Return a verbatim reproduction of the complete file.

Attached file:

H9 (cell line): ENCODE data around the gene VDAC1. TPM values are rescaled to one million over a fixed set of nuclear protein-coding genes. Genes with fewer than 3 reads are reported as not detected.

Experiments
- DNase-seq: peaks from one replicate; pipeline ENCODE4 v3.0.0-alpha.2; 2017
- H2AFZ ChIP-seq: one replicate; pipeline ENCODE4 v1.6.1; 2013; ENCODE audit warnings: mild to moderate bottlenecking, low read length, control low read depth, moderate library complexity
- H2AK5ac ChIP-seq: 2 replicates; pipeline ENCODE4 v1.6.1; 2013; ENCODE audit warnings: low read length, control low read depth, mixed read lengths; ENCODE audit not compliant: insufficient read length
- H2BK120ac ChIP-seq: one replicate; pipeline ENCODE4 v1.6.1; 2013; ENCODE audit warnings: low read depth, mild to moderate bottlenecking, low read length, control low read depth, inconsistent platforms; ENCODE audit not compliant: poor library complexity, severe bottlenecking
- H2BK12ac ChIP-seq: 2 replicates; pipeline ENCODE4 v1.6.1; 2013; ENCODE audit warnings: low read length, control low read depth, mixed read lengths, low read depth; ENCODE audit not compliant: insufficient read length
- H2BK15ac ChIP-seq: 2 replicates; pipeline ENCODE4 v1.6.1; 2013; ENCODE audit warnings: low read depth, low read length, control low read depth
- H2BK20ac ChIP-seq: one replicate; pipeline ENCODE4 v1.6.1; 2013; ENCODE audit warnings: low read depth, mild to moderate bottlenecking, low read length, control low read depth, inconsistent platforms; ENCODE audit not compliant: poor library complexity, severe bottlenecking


H9 (cell line): ENCODE data around the gene VDAC1. TPM values are rescaled to one million over a fixed set of nuclear protein-coding genes. Genes with fewer than 3 reads are reported as not detected.

Experiments
- DNase-seq: peaks from one replicate; pipeline ENCODE4 v3.0.0-alpha.2; 2017
- H2AFZ ChIP-seq: one replicate; pipeline ENCODE4 v1.6.1; 2013; ENCODE audit warnings: mild to moderate bottlenecking, low read length, control low read depth, moderate library complexity
- H2AK5ac ChIP-seq: 2 replicates; pipeline ENCODE4 v1.6.1; 2013; ENCODE audit warnings: low read length, control low read depth, mixed read lengths; ENCODE audit not compliant: insufficient read length
- H2BK120ac ChIP-seq: one replicate; pipeline ENCODE4 v1.6.1; 2013; ENCODE audit warnings: low read depth, mild to moderate bottlenecking, low read length, control low read depth, inconsistent platforms; ENCODE audit not compliant: poor library complexity, severe bottlenecking
- H2BK12ac ChIP-seq: 2 replicates; pipeline ENCODE4 v1.6.1; 2013; ENCODE audit warnings: low read length, control low read depth, mixed read lengths, low read depth; ENCODE audit not compliant: insufficient read length
- H2BK15ac ChIP-seq: 2 replicates; pipeline ENCODE4 v1.6.1; 2013; ENCODE audit warnings: low read depth, low read length, control low read depth
- H2BK20ac ChIP-seq: one replicate; pipeline ENCODE4 v1.6.1; 2013; ENCODE audit warnings: low read depth, mild to moderate bottlenecking, low read length, control low read depth, inconsistent platforms; ENCODE audit not compliant: poor library complexity, severe bottlenecking